Strictly speaking, Solomon should not have been born. Later on, when Solomon is old enough to hear the voice of the Lord, He says, “Solomon, guess what? You’re going to build a big temple for me. It’s going to be the most magnificent thing that has ever been built. And you know what? I am going to bless you and love you for your dad’s sake.” Because of your [God’s] servant David. God and David had something going; there was just no doubt about it. And God says, “I am going to bless you, Solomon.”

And then we open the first chapter of Matthew and we realize that Solomon is in the genealogy of Jesus. He carries on the line from which Jesus is born. And so God says, “In the midst of all of what you deserve, I give you mercy.”

Not too long ago I was asked to fly to Canada to do the funeral of a marvelous Christian leader who died in his early 90s. In order to get back to Chicago, for reasons that are unclear to me, I was routed through Toronto. Now if you know where Regina is, it is way out west and Toronto is in the east. Then from Toronto I caught a flight to Chicago. Now there are other ways to do it that are a little simpler, but sometimes the airlines don’t do it as simple as you wish they would.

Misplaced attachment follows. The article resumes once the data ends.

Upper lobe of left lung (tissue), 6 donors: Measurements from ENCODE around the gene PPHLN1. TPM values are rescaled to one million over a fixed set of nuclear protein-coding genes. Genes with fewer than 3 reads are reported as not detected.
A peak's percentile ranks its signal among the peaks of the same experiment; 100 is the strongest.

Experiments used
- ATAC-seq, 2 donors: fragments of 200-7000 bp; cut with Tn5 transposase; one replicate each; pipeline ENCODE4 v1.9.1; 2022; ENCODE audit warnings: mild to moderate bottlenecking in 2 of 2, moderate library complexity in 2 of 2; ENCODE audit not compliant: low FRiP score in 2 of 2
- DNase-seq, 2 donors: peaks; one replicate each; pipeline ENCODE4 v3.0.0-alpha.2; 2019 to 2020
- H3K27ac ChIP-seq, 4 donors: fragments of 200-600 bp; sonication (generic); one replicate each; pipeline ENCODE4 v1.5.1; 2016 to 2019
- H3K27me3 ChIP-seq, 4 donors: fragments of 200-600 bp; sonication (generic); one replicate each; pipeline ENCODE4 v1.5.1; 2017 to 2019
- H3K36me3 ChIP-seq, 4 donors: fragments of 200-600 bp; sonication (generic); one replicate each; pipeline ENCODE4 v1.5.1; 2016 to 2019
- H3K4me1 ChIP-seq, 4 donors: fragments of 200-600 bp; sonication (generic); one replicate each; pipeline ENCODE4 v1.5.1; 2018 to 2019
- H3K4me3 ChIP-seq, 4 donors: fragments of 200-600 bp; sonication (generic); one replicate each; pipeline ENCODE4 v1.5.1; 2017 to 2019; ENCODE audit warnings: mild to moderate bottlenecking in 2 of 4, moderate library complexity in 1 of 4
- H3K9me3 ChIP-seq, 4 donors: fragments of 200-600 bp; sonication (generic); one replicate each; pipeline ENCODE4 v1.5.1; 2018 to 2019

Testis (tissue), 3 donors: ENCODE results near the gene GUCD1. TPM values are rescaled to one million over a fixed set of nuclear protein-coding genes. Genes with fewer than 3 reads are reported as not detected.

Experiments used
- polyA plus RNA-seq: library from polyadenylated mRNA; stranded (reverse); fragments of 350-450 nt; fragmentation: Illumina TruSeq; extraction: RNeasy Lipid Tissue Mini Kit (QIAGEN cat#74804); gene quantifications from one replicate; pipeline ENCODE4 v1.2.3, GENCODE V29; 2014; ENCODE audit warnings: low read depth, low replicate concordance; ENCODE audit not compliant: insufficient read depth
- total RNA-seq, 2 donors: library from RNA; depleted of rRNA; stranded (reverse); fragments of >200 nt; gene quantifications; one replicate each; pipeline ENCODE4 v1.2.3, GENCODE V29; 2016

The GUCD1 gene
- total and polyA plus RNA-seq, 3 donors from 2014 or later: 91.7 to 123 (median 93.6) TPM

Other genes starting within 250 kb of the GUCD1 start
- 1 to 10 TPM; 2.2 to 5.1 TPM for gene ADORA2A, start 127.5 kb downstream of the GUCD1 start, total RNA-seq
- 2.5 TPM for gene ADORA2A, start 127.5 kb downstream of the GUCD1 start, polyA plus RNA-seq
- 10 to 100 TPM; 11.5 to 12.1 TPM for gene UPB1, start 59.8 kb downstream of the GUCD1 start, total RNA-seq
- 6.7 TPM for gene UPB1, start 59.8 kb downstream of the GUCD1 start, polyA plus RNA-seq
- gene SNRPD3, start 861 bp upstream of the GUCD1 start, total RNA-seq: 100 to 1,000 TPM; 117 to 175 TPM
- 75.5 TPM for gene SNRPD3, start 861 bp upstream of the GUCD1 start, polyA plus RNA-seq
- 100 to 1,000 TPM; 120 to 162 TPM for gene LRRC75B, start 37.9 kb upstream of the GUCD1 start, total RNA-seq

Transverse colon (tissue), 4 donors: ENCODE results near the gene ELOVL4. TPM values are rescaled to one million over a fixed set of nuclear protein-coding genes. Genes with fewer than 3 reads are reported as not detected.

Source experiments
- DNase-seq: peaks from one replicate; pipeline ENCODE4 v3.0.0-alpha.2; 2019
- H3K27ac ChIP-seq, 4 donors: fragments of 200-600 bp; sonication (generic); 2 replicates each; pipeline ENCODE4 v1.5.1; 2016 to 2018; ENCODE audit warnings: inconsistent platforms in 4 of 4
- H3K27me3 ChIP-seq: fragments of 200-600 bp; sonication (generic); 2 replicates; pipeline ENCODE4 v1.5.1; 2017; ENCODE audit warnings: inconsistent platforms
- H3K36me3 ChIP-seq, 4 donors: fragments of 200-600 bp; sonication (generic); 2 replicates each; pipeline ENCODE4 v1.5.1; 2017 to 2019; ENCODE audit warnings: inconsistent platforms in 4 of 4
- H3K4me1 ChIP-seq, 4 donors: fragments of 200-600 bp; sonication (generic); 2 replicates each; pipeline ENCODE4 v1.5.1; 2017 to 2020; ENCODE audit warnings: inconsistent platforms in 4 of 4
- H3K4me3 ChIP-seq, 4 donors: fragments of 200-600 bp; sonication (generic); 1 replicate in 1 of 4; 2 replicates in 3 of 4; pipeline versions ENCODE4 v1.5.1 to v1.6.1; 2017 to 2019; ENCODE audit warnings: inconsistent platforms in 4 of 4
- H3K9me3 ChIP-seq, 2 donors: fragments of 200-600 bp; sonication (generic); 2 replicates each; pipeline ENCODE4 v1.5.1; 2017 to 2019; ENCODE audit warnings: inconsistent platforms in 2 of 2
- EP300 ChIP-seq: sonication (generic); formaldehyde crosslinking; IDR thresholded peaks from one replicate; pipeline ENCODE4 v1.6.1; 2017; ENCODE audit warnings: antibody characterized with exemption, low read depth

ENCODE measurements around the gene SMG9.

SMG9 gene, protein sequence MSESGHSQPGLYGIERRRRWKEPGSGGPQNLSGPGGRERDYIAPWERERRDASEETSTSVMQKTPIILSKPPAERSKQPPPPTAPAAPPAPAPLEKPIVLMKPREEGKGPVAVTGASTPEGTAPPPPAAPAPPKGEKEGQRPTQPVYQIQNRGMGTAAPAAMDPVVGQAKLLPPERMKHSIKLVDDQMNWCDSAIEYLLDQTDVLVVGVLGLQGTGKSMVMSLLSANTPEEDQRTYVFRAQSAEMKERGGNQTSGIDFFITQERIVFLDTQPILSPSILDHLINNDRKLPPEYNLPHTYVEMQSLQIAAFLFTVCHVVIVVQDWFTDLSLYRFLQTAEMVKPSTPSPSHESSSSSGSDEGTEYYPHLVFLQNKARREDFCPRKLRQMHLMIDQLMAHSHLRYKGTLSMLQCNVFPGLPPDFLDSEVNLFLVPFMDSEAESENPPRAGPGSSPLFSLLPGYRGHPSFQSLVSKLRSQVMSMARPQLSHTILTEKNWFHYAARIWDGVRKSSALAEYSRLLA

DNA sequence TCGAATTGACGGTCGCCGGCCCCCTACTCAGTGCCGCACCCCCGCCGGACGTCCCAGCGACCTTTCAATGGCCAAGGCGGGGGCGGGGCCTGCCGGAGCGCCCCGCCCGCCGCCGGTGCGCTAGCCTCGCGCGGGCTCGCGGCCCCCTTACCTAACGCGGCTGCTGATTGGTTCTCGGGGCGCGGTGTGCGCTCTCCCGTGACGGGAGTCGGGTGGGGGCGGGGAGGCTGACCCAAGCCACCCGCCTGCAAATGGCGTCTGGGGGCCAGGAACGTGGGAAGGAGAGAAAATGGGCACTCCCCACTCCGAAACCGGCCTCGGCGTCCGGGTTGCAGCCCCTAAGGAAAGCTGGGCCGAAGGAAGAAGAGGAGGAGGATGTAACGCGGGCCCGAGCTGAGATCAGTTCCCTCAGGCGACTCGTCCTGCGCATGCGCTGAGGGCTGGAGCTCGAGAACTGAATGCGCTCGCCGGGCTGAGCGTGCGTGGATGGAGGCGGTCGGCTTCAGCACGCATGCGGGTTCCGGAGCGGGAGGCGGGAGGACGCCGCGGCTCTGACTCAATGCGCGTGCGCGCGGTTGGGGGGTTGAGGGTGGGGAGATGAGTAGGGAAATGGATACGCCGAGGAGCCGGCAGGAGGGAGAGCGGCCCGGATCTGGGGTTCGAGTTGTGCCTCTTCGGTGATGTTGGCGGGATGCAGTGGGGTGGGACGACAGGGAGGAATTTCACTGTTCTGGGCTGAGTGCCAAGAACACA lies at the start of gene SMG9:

So I think to myself, “Three hours on a plane from Regina to Toronto. I’ve got a couple of books I should read, I’ve got this other thing to do, I’ve got a message that I’ve got to work on.” Who does God put me next to but a wonderful well-dressed, educated, successful Hindu. He and I talked for two of the three hours on that flight. I asked him about Hinduism, learned a lot about Hinduism, and I helped him to understand the difference between that and Christianity.